SAN FRANCISCO, July 19, 2017 — Researchers from the Stanford Center on Longevity and Stanford’s Psychology Department have released results from a partnership with ClearCare, a company that provides a software platform for home care agencies, and Comfort Keepers, a senior home care network.
The survey, sent to over 2,000 families in over 35 states, was completed in late 2016.
“To date, few studies examine the social connectedness of family caregivers who receive home care services,” said Dr. Tamara Sims, a researcher at Stanford’s Center on Longevity, “This is critical however, as we have seen from The Sightlines Project that social engagement is waning in the U.S., particularly among sandwich generations –those who are caring not only for their children but for aging relatives.”
The study used standard research instruments to document who is suffering emotionally and identify the reasons why in this understudied but crucial population. The study population closely mirrors the geographical distribution of the U.S. population of family caregivers.
Research highlights include:
Surprisingly, family caregivers who are 55-64 years old in this study who receive home care services report more social interaction than overall 55-64 year olds in the U.S.: 66% of study participants ages 55-64 report having meaningful interactions with friends (versus 54% of the overall U.S. same-age population). Yet, this same group reported less social support than the overall U.S. population.
Despite the challenges of caregiving, family caregivers experiences higher levels of emotional well-being with age. The exception is in older family members of very sick individuals, who report worse emotional well-being than older family members with mild illness; this was found to be related to how much the family members felt that caring for a very sick loved one had a negative impact on their social life (as opposed to personal time or finances).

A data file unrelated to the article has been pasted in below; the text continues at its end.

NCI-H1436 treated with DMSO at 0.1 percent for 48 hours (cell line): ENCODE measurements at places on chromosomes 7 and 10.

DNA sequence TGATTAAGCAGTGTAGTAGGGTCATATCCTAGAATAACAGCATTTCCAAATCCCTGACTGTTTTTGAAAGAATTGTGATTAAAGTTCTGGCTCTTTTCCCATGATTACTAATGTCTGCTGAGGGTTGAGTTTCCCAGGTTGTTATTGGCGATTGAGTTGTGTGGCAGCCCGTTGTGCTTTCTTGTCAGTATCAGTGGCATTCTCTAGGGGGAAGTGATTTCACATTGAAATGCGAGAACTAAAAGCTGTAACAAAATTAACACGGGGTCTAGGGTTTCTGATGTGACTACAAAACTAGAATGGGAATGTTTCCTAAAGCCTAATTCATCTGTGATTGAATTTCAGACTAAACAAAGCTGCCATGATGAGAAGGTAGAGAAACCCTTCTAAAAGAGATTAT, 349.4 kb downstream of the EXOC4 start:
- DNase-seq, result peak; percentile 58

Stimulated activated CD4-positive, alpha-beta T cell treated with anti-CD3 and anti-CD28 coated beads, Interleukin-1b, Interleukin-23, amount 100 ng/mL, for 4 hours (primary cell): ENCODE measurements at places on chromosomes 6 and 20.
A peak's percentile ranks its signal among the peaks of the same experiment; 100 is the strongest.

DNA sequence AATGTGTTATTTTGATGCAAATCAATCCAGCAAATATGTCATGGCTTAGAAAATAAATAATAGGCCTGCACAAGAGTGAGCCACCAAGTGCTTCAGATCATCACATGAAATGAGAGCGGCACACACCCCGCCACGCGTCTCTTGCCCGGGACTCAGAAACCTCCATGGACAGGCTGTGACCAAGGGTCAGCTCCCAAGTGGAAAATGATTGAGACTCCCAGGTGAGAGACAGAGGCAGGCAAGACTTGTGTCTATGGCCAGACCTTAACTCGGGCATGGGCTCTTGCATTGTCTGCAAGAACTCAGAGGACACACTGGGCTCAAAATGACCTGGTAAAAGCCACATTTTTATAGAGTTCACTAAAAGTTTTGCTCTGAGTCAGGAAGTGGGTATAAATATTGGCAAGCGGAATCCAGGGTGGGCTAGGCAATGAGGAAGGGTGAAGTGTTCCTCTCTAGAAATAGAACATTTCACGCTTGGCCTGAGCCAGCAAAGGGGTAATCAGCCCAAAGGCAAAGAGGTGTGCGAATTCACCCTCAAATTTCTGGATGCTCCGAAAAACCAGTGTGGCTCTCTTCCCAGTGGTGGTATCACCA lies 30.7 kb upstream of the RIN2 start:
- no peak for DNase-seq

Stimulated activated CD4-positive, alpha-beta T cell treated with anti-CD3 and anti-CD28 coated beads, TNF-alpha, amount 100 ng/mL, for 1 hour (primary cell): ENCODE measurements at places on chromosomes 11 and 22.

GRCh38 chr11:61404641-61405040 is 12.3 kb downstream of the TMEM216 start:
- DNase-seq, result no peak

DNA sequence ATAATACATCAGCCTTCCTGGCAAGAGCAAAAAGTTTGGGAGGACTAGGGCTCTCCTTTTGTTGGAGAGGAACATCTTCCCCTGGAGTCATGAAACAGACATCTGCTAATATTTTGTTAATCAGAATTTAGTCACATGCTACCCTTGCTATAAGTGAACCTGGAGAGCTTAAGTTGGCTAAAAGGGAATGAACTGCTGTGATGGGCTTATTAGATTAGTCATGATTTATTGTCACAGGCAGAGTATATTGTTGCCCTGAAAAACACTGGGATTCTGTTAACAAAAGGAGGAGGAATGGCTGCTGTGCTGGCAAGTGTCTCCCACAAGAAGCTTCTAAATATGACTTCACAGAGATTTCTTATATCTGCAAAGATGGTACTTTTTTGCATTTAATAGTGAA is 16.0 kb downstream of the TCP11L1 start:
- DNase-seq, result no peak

“We are experiencing a massive demographic shift, with more older people than younger for the first time in human history,” said Geoff Nudd, CEO of ClearCare. “This fact, in combination with how social well-being correlates to rising health care costs, enables solutions to an imminent crisis. These findings provide us with invaluable insight and implications into how the power of home care can improve lives.”
The study included Comfort Keepers locations. Mary Bowman, Global EVP of Marketing and Communications at Comfort Keepers, said, “We were thrilled for the opportunity to collaborate in this research. These findings are both interesting and useful for our providers and families.”
The study is one of the inaugural projects under the new Stanford Center for Longevity Sightlines research studies, which chronicles aging outcomes across the U.S.
“We’re delighted to announce this collaboration and study findings,” said Geoff Nudd, founder and CEO of ClearCare. “The strength of academic research by the Stanford Center for Longevity coupled with the in-field work of Comfort Keepers helps to unveil and solve real-world aging problems. These are challenges faced by millions of seniors and their families. We couldn’t be more excited to help impact research and solutions in home care.”
For detailed study findings, please see http://longevity.stanford.edu/spotlight-on-caregiving. For questions, please contact email@example.com.